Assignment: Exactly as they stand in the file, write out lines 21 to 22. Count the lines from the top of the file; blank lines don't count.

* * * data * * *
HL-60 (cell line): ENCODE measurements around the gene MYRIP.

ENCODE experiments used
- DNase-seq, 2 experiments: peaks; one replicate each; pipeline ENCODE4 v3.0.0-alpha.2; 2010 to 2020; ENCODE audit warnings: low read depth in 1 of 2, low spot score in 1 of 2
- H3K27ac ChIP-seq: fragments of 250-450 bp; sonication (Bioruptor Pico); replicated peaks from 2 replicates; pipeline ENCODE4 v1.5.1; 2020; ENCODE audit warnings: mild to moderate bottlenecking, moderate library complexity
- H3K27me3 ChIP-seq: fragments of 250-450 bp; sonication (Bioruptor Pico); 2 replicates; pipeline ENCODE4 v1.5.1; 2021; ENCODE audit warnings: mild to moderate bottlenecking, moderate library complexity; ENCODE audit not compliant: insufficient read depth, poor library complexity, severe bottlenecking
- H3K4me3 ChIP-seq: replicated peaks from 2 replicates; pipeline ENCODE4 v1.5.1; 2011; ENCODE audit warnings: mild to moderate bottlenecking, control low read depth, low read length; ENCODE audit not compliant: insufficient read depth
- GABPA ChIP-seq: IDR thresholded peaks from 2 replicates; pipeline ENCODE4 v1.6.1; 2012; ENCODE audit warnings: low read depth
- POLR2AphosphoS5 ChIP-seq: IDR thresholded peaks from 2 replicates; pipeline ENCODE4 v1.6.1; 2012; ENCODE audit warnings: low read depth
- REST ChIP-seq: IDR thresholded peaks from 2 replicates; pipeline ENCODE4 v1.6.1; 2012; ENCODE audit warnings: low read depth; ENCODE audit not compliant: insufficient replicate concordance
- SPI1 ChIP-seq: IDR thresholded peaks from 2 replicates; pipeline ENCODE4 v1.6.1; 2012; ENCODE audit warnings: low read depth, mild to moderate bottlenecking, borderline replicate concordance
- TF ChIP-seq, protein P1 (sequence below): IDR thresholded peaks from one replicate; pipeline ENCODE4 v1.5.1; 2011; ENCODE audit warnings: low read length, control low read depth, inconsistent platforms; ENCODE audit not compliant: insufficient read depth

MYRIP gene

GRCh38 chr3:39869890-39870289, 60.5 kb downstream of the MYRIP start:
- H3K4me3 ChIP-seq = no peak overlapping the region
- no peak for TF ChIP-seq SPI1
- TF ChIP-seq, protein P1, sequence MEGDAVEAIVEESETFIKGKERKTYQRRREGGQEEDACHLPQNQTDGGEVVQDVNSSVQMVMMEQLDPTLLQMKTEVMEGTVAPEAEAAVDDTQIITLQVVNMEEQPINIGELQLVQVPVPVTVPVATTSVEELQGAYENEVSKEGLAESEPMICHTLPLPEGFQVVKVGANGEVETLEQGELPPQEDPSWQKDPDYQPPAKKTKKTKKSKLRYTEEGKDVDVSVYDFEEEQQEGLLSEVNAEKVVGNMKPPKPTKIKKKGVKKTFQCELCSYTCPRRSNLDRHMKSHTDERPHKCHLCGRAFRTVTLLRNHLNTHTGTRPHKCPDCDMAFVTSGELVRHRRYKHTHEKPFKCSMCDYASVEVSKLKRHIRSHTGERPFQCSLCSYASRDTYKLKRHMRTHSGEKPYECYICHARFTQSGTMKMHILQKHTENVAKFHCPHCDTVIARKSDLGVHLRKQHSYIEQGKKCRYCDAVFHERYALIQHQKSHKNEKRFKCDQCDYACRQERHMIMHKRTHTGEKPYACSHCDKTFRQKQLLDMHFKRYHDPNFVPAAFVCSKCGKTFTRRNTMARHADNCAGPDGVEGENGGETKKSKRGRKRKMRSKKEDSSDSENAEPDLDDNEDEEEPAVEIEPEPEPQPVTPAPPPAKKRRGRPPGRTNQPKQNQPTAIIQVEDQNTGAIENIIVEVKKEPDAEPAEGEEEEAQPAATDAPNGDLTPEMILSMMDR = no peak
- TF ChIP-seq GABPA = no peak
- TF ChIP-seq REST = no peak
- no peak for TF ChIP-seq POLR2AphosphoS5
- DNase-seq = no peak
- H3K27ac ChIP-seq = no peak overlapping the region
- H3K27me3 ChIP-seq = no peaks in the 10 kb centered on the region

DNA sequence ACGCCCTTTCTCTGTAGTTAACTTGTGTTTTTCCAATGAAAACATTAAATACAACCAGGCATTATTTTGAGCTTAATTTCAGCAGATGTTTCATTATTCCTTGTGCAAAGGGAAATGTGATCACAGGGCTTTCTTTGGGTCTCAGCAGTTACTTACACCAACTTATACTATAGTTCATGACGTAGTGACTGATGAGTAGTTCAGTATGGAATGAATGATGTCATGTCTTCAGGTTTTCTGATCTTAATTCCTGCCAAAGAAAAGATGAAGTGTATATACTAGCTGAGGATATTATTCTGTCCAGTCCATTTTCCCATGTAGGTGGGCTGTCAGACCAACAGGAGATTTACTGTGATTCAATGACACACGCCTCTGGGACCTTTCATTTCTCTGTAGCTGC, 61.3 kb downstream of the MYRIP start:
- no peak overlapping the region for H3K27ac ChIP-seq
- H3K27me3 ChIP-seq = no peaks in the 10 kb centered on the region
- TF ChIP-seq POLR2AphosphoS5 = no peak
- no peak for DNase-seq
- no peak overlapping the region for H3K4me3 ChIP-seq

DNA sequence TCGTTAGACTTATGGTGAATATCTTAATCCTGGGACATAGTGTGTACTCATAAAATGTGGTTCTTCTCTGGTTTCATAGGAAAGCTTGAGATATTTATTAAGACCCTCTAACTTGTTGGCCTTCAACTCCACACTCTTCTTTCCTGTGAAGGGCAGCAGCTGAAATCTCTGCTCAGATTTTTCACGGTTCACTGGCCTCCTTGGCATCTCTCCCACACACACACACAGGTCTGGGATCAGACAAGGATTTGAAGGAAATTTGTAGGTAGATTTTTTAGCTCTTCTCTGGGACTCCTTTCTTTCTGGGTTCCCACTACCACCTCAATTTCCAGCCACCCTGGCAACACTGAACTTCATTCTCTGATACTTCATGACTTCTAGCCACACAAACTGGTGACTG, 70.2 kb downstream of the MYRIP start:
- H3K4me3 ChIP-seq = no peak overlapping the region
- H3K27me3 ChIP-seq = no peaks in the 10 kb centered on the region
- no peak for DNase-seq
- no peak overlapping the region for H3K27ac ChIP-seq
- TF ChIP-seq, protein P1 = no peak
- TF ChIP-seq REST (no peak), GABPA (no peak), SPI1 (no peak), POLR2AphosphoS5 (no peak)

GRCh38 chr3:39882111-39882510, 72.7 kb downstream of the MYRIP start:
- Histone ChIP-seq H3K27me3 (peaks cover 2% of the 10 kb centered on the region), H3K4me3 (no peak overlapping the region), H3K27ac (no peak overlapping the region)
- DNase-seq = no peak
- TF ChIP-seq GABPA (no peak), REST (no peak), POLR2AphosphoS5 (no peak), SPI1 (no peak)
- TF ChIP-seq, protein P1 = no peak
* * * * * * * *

- H3K27ac ChIP-seq = no peak overlapping the region
- H3K27me3 ChIP-seq = no peaks in the 10 kb centered on the region